171 reputation
129
bio website
location
age
visits member for 2 years, 10 months
seen Oct 12 at 10:08

May
16
awarded  Custodian
May
16
reviewed Approve suggested edit on Why are Windows computers open to network file access by default?
Jan
29
accepted Install my own proxy
Jan
28
comment Install my own proxy
I don't know, I just know that it is a good firewall that blocks practically everything the user wants. The bridges didn't work, and changing the port didn't work either.
Jan
27
comment Install my own proxy
The firewall is made by an external firewall company, and is extremely smart. It blocks Tor bridges by looking at the packages. It recognizes Tor traffic by its contents, and not the IP. Since it is automated setting up my own proxy without encryption will probably work. I resolved this by using Google Translate as a proxy :)
Jan
26
accepted Why are Windows computers open to network file access by default?
Jan
25
comment Why are Windows computers open to network file access by default?
So this basically means that in most corporate settings everyone can access the C$ because everyone are local administrators on every workstation?
Jan
24
comment Why are Windows computers open to network file access by default?
Okay, thanks for your insight! Considering the permission granting access to C$ is Administrators (COMPUTER-NAME) (or similar) everone has got to be an administrator. I'll look into this with the IT department. This can really be misused by our competitors.. Thanks again!
Jan
24
comment Why are Windows computers open to network file access by default?
@Iszi So the best practice is then to add the user to the local administrators group manually (physically have the computer in front of you)? I'll try running the dsa.msc-file. If I have access to the whole AD I'll be a bit worried about the experience of the IT department...
Jan
24
comment Why are Windows computers open to network file access by default?
@Iszi Hehe, that sounds like this is pretty bad! Is it possible to set up AD so that a user only has got administrative rights on a computer based on it's name? Is it set up in AD that everyone's an administrator on every workstation?
Jan
24
comment Why are Windows computers open to network file access by default?
I just got my computer reset from an image they use for every computer on the company. I entered my username and password, and got administrative rights for my own computer. Everyone who logs onto any computer gets administrative rights on that computer. Is this set up in AD? So everyone are system administrators, but not domain administrators?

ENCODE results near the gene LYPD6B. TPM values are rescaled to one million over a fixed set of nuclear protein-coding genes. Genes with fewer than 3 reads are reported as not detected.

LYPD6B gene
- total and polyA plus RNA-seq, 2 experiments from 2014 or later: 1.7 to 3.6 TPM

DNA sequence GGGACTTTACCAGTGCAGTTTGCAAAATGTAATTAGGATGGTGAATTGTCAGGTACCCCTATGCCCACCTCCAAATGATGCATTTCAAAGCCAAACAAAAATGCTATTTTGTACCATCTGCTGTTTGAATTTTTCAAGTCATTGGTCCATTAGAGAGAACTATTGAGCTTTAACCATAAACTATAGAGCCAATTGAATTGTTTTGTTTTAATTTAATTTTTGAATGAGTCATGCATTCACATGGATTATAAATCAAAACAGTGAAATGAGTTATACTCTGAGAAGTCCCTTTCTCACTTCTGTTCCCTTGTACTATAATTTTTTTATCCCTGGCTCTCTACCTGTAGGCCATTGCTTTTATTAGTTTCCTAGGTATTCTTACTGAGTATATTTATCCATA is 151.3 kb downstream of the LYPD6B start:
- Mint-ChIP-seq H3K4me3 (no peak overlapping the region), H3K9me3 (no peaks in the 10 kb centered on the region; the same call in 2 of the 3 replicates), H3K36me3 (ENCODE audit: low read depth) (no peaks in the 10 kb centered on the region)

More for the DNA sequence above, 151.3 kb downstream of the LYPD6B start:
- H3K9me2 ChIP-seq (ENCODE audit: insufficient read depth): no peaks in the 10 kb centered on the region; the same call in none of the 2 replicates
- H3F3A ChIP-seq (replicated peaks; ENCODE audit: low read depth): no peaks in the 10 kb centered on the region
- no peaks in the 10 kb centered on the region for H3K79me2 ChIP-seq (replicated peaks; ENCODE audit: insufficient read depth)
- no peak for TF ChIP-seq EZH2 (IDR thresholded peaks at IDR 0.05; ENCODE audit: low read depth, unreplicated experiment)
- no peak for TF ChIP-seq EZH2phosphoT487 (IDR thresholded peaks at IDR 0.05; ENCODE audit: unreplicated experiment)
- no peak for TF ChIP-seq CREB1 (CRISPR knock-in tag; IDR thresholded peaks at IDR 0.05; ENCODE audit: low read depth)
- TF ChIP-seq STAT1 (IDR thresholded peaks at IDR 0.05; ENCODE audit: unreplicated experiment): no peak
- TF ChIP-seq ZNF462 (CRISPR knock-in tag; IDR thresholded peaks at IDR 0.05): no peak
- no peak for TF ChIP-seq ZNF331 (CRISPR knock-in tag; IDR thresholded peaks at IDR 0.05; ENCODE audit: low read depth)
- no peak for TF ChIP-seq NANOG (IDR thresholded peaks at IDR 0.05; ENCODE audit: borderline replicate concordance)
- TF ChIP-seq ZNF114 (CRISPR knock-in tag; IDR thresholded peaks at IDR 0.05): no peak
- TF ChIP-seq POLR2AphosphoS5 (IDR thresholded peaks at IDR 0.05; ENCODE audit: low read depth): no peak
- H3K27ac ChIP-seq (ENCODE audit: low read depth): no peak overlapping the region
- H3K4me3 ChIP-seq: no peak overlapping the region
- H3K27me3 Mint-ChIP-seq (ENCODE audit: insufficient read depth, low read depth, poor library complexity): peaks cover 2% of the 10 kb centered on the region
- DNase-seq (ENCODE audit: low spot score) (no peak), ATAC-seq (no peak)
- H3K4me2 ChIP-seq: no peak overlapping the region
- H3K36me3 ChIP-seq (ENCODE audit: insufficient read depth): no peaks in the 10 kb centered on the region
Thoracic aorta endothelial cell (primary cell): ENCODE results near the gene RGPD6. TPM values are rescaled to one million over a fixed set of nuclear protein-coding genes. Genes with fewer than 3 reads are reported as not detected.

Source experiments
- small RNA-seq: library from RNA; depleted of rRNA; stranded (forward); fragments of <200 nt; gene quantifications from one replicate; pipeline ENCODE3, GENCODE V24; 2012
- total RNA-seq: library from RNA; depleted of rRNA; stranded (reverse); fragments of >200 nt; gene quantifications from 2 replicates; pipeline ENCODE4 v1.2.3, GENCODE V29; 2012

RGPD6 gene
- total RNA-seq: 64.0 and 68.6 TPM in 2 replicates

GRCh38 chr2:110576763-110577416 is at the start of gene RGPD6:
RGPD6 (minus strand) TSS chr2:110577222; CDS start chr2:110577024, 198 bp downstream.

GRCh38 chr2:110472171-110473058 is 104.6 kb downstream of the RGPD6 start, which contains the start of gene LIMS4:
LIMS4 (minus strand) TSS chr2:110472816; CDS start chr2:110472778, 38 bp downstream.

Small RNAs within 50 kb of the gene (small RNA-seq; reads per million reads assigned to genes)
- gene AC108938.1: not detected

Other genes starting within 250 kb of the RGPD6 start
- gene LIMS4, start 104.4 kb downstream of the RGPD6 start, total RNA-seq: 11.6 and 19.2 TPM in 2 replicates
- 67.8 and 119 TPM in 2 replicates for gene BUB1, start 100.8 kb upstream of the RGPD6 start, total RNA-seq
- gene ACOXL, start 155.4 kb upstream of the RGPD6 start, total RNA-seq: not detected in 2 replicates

Jan
24
comment Why are Windows computers open to network file access by default?
@Iszi Okay. So it's simply because Microsoft believes IT departments to be smart enough to disable it for regular users! Thank you for your comments. It seems I'll have to bring this up with the IT department...
Jan
24
comment Why are Windows computers open to network file access by default?
All users on the domain can access everyone elses C$. I'm just a regular employee in the company. I don't have anything to do with the IT department. So I don't know much about exactly HOW AD works and how it's set up at our company.
Jan
24
comment Why are Windows computers open to network file access by default?
So by knowing a lot about computers and nothing about corporate user account management in Windows, my best guess would be that AD says that everyone's a local administrator on every computer connected to the domain? And then my best guess is that a "Domain Administrator" is an account that can change AD entries?
Jan
24
comment Why are Windows computers open to network file access by default?
Looking at the permissions of C: there was a tab to test permissions on any user in the domain. I found that everyone lost their permissions when removing the Administrators (COMPUTER-NAME\username)-line. Note that it's COMPUTER-NAME and not DOMAIN-NAME.
Jan
24
comment Why are Windows computers open to network file access by default?
Now comes the domain. Is it so that AD is telling the computers that I log onto that my account is a regular User on the domain, but an Administrator on each local computer? The reason why I believe this is what's happening is that everyone logging onto a new computer gets administrative rights. And this is really set in AD?
Jan
24
comment Why are Windows computers open to network file access by default?
I found an administrator account on the computer, and when asking the IT department what it was for, they said it was to have access to my computer if I forgot my password. (They know the password, and it's probably the same on all computers.)
Jan
24
comment Why are Windows computers open to network file access by default?
Is it so that there are groups set up on each computer that has got a set of permissions, and Users and Administrators are shipped with Windows by default. Then each user can be added to the groups? All are added to Users and some to Administrators?
Jan
24
comment Why are Windows computers open to network file access by default?
This is all happening on my work laptop which we are allowed to use for personal use outside of work hours. I'm going to try to understand what is happening here. We all have domain accounts we use to log in (DOMAIN\username). We all have administrator permissions on our own computers. This means that if I log into a collegues computer with MY username and password, it works, and I get administrator access to the computer.
Jan
24
comment Why are Windows computers open to network file access by default?
Thank you for a good answer! I just have to clear some things up. I'm a hobby programmer and know quite a lot about computers in general. But I have very little experience with Windows domains because it's all just a hobby.